Published June 30, 2004
| Associated Press
ANKARA, Turkey – Insurgents in Iraq freed three Turkish hostages Tuesday, Turkey's (search) foreign minister said, and two other Turkish captives reportedly told their families they would soon be released.
The Turks were among dozens of people kidnapped in Iraq in recent months. Most have been freed, but several were slain — two by being beheaded.
A U.S. Marine, Cpl. Wassef Ali Hassoun (search), has also been abducted. The military on Tuesday changed his status from "missing" to "captured."
"Our citizens have been released," Foreign Minister Abdullah Gul told state television. "We've struggled a lot for their release. We are glad to hear this news."
He spoke after the Arab television station Al-Jazeera (search) reported that the group responsible for beheading two other foreign hostages had announced it was freeing the three Turks.
Al-Jazeera broadcast a videotape showing the three Turkish hostages kneeling in front of three militants as one read a statement.
"For the sake of you, our brothers, and Muslims of the people of Turkey ... we will release these hostages and send them safely home," the statement said.
The abduction of the Turks was claimed by Jordanian terror mastermind Abu Musab al-Zarqawi (search), whose followers killed American Nicholas Berg last month and South Korean Kim Sun-Il last week.
Another group has claimed the kidnapping of Hassoun, the American Marine, and has threatened to behead him unless Iraqi prisoners are releaed. Hassoun was shown blindfolded with a sword brandished over his head in a video aired on Al-Jazeera television.
Hassoun, of Lebanese descent, was last seen about a week before the videotape was broadcast Sunday, the military said.
"The circumstances surrounding the Marine's absence initially indicated that he was missing," a statement by the 1st Marine Expeditionary Force said. "However, in light of what we have observed on the terrorists' video, we have classified him as captured."
The New York Times, citing a Marine officer who spoke on the condition of anonymity, reported on its Web site Tuesday night that Hassoun had been traumatized after seeing one of his sergeants killed by a mortar, and was trying to make his way back to Lebanon. The officer told the paper that Hassoun sought the help of Iraqis on the base, was betrayed by them, and was handed over the the extremists.
Hassoun's eldest brother, Mohammad, who lives in a Salt Lake City suburb, denied the report.
"To me it has no foundation. It's all wrong," Mohammad Hassoun said Tuesday night.
Capt. Amy Malugani, spokeswoman for the 1st Marine Expeditionary Force from Camp Pendleton, declined to comment on the report Tuesday. She also would not say what steps the Marines were taking to rescue Hassoun.
On Monday, kidnappers in Iraq released a video that apparently showed militants killing a captive American soldier with a gunshot to the head. The captors identified their hostage as Spc. Matt Maupin, 20, of Batavia, Ohio, who has been missing since an attack on a fuel convoy on April 9. The U.S. military is analyzing the tape to determine whether the man was Maupin.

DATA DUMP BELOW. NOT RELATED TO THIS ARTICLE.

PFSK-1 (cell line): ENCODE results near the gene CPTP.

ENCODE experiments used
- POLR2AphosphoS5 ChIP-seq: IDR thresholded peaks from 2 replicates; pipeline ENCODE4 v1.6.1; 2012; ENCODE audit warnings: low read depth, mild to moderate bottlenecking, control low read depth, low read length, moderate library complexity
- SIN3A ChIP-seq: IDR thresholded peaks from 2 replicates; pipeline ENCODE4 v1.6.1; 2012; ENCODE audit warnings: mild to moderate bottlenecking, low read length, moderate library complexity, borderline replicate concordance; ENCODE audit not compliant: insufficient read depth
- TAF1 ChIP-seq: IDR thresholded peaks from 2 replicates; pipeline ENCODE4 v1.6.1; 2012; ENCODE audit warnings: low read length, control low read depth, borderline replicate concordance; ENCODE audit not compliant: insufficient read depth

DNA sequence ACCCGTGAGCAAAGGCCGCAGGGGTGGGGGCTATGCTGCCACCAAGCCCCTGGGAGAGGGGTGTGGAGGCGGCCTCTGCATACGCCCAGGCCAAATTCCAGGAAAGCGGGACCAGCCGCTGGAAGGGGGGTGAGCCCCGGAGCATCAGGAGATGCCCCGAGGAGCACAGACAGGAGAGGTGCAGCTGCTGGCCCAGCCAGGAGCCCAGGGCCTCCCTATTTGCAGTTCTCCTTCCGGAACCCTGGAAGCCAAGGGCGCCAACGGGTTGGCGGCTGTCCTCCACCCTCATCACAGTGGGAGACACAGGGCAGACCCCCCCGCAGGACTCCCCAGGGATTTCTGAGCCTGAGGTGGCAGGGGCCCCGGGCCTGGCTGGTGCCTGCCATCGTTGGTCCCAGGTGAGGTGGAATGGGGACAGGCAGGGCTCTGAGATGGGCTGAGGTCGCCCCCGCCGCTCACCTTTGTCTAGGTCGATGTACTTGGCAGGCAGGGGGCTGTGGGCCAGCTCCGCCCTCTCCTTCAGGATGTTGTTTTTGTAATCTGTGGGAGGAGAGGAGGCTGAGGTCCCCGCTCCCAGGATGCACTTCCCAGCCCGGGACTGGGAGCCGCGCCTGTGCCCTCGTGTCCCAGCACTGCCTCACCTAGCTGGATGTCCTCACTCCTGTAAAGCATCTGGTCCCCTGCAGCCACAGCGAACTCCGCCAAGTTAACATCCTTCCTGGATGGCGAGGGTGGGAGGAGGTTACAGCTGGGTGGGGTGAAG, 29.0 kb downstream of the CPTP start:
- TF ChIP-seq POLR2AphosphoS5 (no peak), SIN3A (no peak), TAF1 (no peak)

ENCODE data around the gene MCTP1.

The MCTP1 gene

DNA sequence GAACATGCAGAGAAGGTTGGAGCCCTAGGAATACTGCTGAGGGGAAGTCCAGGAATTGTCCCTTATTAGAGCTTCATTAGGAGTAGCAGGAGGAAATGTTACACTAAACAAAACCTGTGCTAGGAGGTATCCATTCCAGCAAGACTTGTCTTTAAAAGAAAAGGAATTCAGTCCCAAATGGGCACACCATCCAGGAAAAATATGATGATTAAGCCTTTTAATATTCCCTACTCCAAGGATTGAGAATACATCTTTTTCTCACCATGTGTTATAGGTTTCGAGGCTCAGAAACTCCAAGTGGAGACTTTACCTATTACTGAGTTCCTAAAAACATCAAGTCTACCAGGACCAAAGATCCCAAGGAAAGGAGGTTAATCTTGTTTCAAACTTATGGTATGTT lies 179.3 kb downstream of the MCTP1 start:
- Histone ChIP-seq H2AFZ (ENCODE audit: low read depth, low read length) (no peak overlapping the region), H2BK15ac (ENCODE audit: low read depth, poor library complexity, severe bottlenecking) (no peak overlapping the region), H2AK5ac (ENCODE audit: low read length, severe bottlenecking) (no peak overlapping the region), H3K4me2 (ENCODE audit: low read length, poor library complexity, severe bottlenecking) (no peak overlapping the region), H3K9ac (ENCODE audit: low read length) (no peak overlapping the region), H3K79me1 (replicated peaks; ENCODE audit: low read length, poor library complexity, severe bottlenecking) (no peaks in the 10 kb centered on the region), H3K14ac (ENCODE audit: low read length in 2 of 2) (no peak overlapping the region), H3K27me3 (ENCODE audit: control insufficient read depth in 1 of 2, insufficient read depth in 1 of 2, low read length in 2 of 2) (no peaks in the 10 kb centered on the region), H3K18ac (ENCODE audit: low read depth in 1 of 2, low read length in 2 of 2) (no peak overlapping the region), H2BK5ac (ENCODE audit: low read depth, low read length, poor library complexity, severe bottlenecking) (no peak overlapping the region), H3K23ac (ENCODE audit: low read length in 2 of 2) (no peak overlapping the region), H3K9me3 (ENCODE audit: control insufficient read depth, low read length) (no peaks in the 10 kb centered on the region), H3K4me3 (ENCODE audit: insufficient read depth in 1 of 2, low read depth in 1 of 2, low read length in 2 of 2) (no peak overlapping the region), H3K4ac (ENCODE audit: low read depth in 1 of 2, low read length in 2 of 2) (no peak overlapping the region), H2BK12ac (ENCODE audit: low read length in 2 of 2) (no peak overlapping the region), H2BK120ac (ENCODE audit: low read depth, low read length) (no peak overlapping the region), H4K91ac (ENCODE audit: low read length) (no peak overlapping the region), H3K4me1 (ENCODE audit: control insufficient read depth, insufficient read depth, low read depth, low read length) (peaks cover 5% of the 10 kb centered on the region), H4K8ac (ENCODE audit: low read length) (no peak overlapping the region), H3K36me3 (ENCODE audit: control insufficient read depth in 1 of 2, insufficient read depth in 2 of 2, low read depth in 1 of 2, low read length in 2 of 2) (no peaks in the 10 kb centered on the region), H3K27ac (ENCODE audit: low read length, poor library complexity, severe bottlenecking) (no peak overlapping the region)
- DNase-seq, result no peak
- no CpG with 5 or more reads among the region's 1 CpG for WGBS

Two other Turkish hostages were allowed to call their families to say they would be freed within a week after their company agreed to stop working for the U.S. military in Iraq, Turkish television reported.
The fathers of the hostages told the private TV network their sons, Soner Sercali and Murat Kizil, were in good health. The two air conditioning repairmen were reported missing June 1.
Sercali's father Feridun said their employer, Kayteks, had agreed to stop doing business in Iraq.
Neither the company nor the families could be reached for comment.
Turkish officials, meanwhile, celebrated the reported release of their countrymen, but condemned taking hostages as against Islam.
"I cannot understand how people who belong to the same religion as me can do such a thing," Prime Minister Recep Tayyip Erdogan told reporters. "Such actions do not belong in our religion."
Of the Turkish hostages, he said: "These are defenseless people who have gone to earn a living.... We are happy for their families."
Turkish media reports identified the three hostages as Mustafa Bal, Mehmet Bakir and Abdulselam Bakir, all Kurds from Turkey's Kurdish-dominated southeast. They worked for companies doing business with U.S. forces in Iraq.
"We've been praying for their release; we're very, very happy now," said Hudai Bakir, Mehmet's father. "I am anxious to see my son."
Foreign Minister Gul said calls for the hostages' freedom by labor unions and non-governmental organizations during an anti-U.S. rally in Istanbul on Sunday were instrumental in their release.